Another entertaining read by the undeniable 'queen' of the pony books. I cannot think too many authors have had more works published than CPT (especially of this genre)?
A camping holiday in the Highlands (presumably) on ponies turns quickly in a battle against adversity to save the lives of two Romanian asylum seekers fleeing the Russian fleet. A little far fetched maybe but nether the less entertaining. However I can't help thinking it just an adaptation of her first novel We Rode To Sea. It is a long time since I read it but it also concerns a holiday in the Highlands (widely thought to be set between Fort William and Inverness) although this time it's a family rather than a group of friends and rather than being persued they end up persuing some Germans, who have two of their ponies, quite literally to the sea.
I am still mulling over the setting for this one too. Immediately Fort Augustus (Fort Angus) sprung to mind but there was a mention of it being by the sea and a beach so that cannot be. Mallaig (Collig) was also a thought and then they could have rode to Ayisaig maybe but I don't think this would provide a large enough town so I am a little perplexed. I know the sisters held great affection for Scotland and were frequent visitors so can't help thinking the town and village mentioned are real and most likely in the Highlands.
The story begins when Sheila and Desmond, who are bored and seeking some excitement, first think of organising a mounted camping expedition. Never did they imagine what drama and excitement was to follow! First the trekkers get lost, then they lose a horse and end up saving the lives of two Romanian asylum seekers, amid a barrage of gun fire, who are fleeing Russian Fleets.
In true CPT style it is quite dark in tone and not without it's casualties. One of the Romanians is shot, the children generally suffer from hunger and fatige and poor Jennifer has a nasty fall and breaks her nose. Tom Thumb, Ian's borrowed potential dressage horse, is injured but it is poor 'rich girl' Leslie, (whom turned out not to be spoilt and stuck up, as they had imagined prior to leaving, in the least) who suffered the most. Ching Poo (what a brilliant name!), her Peke, falls to his death down a prepice while escaping the Russians while her pony Raspberry also ends up becoming lame too.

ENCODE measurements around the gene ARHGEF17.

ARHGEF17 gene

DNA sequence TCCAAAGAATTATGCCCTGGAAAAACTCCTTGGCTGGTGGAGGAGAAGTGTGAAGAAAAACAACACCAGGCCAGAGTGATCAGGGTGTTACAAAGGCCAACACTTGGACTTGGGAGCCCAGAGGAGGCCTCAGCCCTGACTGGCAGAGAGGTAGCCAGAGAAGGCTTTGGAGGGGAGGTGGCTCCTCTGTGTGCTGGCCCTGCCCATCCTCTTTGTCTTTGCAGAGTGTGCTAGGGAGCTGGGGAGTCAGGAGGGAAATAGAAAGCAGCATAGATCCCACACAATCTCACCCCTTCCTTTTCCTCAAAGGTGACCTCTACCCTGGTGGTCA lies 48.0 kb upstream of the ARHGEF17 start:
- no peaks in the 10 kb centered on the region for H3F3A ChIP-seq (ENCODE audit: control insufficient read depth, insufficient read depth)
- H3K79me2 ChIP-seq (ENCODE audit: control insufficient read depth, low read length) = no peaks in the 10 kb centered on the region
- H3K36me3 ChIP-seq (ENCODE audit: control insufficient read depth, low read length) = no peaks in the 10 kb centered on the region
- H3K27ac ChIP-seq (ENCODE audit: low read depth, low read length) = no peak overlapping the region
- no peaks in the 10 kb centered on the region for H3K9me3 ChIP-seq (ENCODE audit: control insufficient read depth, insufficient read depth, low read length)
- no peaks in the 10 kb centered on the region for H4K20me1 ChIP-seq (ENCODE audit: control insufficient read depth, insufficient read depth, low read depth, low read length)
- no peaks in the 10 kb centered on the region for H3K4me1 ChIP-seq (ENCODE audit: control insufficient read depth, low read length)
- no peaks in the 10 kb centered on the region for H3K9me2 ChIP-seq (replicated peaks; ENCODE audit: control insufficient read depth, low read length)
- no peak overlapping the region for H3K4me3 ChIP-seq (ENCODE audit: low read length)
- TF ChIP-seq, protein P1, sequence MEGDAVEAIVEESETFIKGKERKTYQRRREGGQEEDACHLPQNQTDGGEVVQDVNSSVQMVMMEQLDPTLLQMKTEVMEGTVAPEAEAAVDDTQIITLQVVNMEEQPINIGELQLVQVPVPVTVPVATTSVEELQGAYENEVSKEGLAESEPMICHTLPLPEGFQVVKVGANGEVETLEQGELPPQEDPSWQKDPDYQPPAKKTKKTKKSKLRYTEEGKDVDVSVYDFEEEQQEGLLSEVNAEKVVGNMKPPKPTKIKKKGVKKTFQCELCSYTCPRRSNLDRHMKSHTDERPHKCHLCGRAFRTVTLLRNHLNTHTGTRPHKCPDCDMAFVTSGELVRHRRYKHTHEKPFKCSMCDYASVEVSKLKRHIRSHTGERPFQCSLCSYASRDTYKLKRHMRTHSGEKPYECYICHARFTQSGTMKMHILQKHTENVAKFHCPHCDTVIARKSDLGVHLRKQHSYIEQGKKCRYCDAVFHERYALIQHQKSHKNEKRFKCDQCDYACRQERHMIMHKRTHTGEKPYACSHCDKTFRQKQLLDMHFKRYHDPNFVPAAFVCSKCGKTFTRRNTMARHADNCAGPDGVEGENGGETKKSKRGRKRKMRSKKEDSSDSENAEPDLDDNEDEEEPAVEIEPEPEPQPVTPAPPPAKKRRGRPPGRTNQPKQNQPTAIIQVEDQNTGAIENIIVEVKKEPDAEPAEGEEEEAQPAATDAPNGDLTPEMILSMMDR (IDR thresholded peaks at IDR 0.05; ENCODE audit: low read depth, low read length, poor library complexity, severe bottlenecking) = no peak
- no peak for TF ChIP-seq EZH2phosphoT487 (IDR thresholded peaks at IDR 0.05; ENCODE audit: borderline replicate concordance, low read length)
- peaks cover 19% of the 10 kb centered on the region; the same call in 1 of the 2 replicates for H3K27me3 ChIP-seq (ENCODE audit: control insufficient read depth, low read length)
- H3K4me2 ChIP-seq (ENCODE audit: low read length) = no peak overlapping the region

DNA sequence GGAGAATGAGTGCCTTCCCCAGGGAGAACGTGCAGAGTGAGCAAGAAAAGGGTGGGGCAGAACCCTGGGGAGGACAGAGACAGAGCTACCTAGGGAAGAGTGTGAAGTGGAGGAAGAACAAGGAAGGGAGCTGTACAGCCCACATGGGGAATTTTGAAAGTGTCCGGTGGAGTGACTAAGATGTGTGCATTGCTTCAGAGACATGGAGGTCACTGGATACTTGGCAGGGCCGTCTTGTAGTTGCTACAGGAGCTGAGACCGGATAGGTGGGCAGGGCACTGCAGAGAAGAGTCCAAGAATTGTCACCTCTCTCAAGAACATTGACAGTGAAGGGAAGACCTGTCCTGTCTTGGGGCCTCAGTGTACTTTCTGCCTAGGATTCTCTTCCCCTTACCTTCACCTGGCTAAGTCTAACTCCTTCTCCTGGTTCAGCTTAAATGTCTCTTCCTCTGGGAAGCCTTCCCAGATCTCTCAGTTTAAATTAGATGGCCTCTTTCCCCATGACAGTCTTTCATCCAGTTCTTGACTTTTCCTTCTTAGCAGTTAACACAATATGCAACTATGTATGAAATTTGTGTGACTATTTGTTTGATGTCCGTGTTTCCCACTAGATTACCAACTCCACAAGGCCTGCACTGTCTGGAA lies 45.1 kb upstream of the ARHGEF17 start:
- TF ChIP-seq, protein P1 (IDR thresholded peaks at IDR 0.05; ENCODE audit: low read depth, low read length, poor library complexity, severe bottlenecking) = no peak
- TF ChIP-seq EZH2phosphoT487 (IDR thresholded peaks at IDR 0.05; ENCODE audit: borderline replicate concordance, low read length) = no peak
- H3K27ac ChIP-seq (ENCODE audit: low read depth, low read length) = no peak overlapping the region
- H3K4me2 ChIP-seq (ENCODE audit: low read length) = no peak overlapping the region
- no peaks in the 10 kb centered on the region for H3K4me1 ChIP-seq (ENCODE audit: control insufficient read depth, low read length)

Although I have pictured the the first edition with the beautiful Sheila Rose cover, I read a Pb copy which I have owned, but never before read, from childhood. I have found that there are a number Of Christine's books , which I own that fall into this category whereas I have read (and more often than not devoured) both Diana's and Josephine's books as soon as I have got my hands on them, in fact the childhood ones that escaped my mums recycling sprees were/are now rather tired and dog eared! The reason was summed up perfectly however by Jane Badger, some time ago in this excellent post on her blog, where she described some of her works as being outside her comfort zone. I had not really given the reason why, despite commercially being the most successful of the sisters, I had never liked her books as much as her sisters that much thought prior to reading this post. On reading the post it fell into place, as it was also outside my comfort zone. I didn't like the doom and casualties a lot of her books carried but also the subjects were sometimes out of the comfort zone of a pony mad youngster, after all I wanted to gallop on beaches and win rosettes and not be worrying whether I would escape from Russian Fleets!